The closer race shows another way: Among likely voters who supported Obama in 2008, he's retaining 83 percent this year - but 14 percent are moving to Romney. Romney, by contrast, is retaining more of John McCain's supporters, 94 percent, and losing just 5 percent to Obama. That said, Obama's making it back among new voters: Seven percent of likely voters say they did not vote in 2008, and they favor Obama widely, by 62-34 percent.
Among other groups, preferences among independents - often swing voters - have squeezed to essentially a dead heat, 49-46 percent, Romney-Obama; that's tightened from a record 58-38 percent in Romney's favor last week. It hasn't meaningfully changed total results because of slight changes in the numbers who identify themselves as independents, Democrats and Republicans - proportions that are not fixed, but that can move in step with other attitudes.
CONTACT - All this underscores the critical importance of turnout. Both campaigns are hitting it hard: Among all likely voters nationally, 30 percent have been contacted by a representative of the Obama campaign asking for their support, 27 percent by someone from the Romney camp.
Obama retains an edge in contact efficiency: Among those he's contacted, 71 percent are his supporters; among those contacted by Romney, 62 percent support him. Obama had a bigger advantage in contact efficiency in 2008, however, as well as in contacts overall.
Contact numbers soar in the 11 battleground states identified by the ABC News Political Unit; there 47 percent have been contacted by Obama's campaign, 36 percent by Romney's. That's an edge for Obama, but it fades when three states, Pennsylvania, Minnesota and North Carolina, are excluded. In the eight remaining states (see the end of this analysis for the list), Obama's side has contacted 51 percent, Romney's, 45 percent, not a significant difference.
CONFIDENCE and BLAME - One perplexing element of the election is how Obama has remained competitive despite the economy's long-running troubles. Part of the answer rests on who's blamed for it in the first place. Independents, for instance, blame Bush rather than Obama for current economic problems by a 19-point margin, 51-32 percent. And that widens to a 27-point margin among political moderates.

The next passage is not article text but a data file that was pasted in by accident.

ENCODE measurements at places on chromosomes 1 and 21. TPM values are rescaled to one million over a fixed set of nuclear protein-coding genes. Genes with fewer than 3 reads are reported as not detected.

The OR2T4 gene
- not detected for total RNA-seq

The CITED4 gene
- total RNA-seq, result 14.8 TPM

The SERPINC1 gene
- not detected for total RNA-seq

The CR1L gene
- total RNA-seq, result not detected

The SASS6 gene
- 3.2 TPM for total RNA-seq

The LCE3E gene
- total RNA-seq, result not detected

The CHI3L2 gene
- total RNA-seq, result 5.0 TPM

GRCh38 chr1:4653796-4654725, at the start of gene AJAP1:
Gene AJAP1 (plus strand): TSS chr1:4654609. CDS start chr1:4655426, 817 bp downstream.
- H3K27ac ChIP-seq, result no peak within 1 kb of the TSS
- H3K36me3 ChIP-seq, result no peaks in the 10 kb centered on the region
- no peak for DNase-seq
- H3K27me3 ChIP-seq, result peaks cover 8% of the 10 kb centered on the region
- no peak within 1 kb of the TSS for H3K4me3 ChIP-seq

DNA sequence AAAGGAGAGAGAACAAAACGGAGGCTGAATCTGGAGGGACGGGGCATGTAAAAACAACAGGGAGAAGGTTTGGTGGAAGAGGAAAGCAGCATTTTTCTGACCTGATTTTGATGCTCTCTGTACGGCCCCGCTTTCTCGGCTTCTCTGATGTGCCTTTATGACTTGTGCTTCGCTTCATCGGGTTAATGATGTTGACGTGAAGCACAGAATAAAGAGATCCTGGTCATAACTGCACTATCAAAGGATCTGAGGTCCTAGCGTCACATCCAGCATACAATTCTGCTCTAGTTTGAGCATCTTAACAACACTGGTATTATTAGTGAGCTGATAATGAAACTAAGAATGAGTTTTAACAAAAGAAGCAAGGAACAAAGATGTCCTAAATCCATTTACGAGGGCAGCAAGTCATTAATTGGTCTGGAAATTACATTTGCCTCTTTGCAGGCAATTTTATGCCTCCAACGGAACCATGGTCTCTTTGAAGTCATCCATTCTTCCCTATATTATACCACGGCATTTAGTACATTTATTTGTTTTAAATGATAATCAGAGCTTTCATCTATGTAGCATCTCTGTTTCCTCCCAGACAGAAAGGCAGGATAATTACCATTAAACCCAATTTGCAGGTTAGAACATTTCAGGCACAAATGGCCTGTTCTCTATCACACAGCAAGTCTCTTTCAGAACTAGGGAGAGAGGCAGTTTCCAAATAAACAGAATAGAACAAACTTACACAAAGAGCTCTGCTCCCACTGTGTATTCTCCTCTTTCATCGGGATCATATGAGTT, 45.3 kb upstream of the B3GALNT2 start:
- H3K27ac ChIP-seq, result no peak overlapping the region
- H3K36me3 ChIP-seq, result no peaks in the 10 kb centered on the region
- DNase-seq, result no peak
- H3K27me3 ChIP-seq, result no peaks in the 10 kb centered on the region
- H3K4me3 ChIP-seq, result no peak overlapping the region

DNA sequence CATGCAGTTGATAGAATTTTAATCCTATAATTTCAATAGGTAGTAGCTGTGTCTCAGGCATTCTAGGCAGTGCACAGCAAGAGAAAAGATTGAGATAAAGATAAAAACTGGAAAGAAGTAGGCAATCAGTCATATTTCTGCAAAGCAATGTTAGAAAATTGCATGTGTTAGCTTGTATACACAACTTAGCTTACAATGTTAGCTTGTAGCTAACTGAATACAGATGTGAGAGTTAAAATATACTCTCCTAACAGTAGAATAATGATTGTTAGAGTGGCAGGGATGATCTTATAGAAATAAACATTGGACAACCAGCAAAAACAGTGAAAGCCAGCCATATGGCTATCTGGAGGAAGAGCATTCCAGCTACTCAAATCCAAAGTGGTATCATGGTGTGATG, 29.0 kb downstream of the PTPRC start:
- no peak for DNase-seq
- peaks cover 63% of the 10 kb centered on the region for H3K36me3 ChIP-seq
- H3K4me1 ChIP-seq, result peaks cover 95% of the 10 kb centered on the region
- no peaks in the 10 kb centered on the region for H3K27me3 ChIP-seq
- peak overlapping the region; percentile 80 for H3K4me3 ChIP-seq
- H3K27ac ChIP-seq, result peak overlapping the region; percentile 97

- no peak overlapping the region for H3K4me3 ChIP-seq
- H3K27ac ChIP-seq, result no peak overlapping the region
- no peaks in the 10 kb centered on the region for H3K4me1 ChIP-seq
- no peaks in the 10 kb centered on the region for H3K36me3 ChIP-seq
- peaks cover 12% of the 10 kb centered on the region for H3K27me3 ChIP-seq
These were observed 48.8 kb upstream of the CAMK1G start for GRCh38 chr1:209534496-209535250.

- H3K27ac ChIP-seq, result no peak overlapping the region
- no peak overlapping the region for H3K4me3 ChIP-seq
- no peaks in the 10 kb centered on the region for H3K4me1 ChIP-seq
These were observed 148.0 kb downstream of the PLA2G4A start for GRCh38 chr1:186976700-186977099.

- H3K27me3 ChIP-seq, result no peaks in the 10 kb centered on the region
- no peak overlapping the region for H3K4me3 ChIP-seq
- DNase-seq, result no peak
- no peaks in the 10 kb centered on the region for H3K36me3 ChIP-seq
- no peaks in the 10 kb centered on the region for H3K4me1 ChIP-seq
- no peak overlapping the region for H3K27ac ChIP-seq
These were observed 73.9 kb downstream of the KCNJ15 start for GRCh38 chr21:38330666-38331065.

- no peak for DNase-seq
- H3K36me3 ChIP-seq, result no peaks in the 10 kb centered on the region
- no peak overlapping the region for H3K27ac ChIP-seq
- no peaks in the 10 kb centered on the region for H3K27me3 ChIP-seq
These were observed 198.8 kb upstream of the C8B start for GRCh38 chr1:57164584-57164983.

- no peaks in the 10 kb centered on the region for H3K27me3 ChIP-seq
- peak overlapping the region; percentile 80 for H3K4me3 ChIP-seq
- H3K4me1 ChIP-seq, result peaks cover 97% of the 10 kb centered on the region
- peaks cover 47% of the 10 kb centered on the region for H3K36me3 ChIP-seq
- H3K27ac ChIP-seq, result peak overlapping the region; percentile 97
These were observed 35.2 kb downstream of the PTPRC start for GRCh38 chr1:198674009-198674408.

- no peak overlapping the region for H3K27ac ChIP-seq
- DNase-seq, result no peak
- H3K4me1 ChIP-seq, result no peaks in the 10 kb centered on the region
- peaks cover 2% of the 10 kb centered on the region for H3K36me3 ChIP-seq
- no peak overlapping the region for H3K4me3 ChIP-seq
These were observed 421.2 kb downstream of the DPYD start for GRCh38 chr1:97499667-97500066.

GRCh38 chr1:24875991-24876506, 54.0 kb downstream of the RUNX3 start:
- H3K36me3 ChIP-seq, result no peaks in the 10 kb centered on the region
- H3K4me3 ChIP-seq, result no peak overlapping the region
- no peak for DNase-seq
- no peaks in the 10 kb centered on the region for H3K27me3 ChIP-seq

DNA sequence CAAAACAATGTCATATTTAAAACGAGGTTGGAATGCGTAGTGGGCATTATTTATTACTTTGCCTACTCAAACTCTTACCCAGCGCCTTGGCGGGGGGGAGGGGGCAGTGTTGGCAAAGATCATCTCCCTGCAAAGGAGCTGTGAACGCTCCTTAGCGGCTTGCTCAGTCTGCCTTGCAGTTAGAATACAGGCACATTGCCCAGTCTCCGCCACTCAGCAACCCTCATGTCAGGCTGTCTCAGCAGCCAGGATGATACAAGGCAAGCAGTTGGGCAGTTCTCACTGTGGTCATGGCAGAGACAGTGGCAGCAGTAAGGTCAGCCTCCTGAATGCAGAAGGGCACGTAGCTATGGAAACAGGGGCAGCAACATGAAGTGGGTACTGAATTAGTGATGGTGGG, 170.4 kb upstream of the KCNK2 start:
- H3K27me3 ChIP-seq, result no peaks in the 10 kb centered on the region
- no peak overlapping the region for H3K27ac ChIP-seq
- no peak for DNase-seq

In the battleground states, Bush gets more economic blame than Obama, by 50-37 percent. Even in strong Republican states it's an even split.
That continued blame on Bush enables Obama to deflect some of the economic ill-will that otherwise would be headed his way. It also helps lessen the impact of his 7-point disadvantage, noted above, in confidence the economy would recover under his leadership vs. Romney's. Notably, Obama's disadvantage in confidence hits 10 points among independents.
On other economic measures the two remain close - a 2-point gap (toward Romney, but non-significant), in trust to handle the economy; a 5-point gap (toward Obama, marginally significant) in better understanding Americans' economic problems. Of all the reasons the race has stayed so tight, the failure of either candidate to seize and hold an advantage on these measures probably explains it best.
METHODOLOGY - This ABC News/Washington Post poll was conducted by telephone Oct. 28-31, 2012, among a random national sample of 1,293 likely voters, including landline and cell-phone-only respondents. Results have a margin of sampling error of 3 points, including design effect. (Question 27 was asked Oct. 29-31 among 959 likely voters; those results have a 3.5-point error margin. Question 28 was asked Oct. 30-31 among 645 likely voters; those results have a 4.5-point error margin.) The survey was produced for ABC News by Langer Research Associates of New York, N.Y., with sampling, data collection and tabulation by Abt-SRBI of New York, N.Y.
Partisan divisions in this survey, Democrats-Republicans-independents, are 32-28-36 percent among likely voters. Partisan divisions in the 2008 exit poll were 39-32-29 percent. "Battleground states" as designated by the ABC News Political Unit are Colorado, Florida, Iowa, Minnesota, Nevada, New Hampshire, North Carolina, Ohio, Pennsylvania, Virginia and Wisconsin.